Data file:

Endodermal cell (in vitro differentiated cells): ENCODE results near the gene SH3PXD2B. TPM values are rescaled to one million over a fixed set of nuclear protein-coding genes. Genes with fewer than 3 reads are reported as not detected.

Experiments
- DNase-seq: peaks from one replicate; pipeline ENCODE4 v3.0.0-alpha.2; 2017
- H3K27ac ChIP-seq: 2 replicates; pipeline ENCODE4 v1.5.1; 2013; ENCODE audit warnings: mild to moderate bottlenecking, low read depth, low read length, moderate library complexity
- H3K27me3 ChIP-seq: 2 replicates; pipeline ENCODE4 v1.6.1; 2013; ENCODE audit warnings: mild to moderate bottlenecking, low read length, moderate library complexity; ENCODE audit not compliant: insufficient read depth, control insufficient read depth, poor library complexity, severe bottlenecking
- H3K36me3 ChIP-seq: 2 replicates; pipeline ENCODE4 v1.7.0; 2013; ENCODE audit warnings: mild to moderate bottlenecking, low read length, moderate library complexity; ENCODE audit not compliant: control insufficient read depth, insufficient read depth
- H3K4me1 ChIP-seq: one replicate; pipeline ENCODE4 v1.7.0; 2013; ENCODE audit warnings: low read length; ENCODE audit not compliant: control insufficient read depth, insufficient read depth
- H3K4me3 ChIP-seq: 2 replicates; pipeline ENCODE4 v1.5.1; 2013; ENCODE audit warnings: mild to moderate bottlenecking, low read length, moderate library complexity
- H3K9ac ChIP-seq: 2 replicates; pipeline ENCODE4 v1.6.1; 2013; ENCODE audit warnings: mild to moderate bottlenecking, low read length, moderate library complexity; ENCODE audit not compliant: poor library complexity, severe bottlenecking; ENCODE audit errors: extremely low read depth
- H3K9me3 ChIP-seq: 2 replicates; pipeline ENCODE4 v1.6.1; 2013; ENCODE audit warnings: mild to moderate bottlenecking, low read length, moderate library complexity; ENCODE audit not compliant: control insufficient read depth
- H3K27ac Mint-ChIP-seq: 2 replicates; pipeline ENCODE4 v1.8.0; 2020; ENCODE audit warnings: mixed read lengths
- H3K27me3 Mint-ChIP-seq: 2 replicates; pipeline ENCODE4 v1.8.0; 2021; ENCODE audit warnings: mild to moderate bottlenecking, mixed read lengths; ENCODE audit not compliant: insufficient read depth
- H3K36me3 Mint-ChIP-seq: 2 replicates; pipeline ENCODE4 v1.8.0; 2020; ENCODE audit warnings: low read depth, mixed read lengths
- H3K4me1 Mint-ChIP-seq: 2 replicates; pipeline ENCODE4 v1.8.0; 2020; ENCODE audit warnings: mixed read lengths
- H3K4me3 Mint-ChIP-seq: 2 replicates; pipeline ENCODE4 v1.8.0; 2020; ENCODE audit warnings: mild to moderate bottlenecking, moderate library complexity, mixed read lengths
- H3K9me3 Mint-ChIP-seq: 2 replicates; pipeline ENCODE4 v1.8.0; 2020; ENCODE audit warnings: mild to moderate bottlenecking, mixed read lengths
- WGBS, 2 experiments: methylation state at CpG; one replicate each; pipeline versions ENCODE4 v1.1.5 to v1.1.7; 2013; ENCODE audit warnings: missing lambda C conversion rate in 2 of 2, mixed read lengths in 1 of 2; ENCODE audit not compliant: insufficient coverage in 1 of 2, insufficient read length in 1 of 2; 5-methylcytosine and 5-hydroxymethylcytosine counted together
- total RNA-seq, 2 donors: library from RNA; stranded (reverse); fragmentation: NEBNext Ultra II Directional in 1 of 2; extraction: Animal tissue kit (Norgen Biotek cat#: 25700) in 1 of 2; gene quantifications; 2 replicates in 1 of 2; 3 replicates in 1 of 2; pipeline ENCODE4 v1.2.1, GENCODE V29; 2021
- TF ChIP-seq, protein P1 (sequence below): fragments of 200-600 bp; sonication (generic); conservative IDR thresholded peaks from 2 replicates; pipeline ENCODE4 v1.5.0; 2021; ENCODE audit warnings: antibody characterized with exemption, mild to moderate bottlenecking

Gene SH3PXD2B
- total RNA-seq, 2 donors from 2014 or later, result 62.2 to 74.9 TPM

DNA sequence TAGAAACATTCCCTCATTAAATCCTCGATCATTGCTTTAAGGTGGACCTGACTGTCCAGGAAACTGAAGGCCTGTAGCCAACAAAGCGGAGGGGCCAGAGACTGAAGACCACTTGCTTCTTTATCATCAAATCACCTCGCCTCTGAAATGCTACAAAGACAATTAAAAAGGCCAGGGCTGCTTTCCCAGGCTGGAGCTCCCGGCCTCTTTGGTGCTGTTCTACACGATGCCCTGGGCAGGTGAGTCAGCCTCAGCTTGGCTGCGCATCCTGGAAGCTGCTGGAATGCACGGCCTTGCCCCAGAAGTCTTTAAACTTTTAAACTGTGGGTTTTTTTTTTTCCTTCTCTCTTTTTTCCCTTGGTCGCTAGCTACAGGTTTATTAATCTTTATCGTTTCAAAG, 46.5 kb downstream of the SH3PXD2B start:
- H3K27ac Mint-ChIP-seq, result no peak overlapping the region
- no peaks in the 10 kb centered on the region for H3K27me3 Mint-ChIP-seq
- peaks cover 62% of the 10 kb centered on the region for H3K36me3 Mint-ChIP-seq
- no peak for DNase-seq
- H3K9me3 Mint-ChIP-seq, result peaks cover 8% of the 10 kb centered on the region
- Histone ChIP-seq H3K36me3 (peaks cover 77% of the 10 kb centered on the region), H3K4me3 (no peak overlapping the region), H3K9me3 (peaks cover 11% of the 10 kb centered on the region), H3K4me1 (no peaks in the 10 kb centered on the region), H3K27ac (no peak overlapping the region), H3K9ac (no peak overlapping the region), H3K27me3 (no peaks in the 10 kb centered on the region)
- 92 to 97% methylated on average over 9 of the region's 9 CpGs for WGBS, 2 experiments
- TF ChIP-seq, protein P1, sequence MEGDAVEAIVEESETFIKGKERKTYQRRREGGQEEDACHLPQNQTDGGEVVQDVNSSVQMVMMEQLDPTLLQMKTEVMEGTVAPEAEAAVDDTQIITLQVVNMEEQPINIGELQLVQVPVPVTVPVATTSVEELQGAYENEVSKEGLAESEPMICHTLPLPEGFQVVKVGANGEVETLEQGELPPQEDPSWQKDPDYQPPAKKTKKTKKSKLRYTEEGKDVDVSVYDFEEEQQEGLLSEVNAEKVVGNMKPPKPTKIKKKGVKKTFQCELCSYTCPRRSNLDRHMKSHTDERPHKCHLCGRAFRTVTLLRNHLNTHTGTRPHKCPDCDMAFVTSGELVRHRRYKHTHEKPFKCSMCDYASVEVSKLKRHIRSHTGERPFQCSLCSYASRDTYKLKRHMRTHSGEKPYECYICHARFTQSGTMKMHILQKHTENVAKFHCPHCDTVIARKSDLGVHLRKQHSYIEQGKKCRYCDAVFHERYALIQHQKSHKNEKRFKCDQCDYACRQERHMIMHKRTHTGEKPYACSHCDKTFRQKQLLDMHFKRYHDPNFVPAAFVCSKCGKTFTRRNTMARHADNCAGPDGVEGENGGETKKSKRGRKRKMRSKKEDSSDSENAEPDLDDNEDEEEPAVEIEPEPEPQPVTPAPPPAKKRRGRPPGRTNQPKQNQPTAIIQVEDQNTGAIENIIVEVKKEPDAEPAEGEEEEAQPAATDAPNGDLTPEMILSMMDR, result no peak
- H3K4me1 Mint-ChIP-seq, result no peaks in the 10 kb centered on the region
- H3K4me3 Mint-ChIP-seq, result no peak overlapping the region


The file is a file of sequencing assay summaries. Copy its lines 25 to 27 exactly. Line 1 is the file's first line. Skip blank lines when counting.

- peaks cover 62% of the 10 kb centered on the region for H3K36me3 Mint-ChIP-seq
- no peak for DNase-seq
- H3K9me3 Mint-ChIP-seq, result peaks cover 8% of the 10 kb centered on the region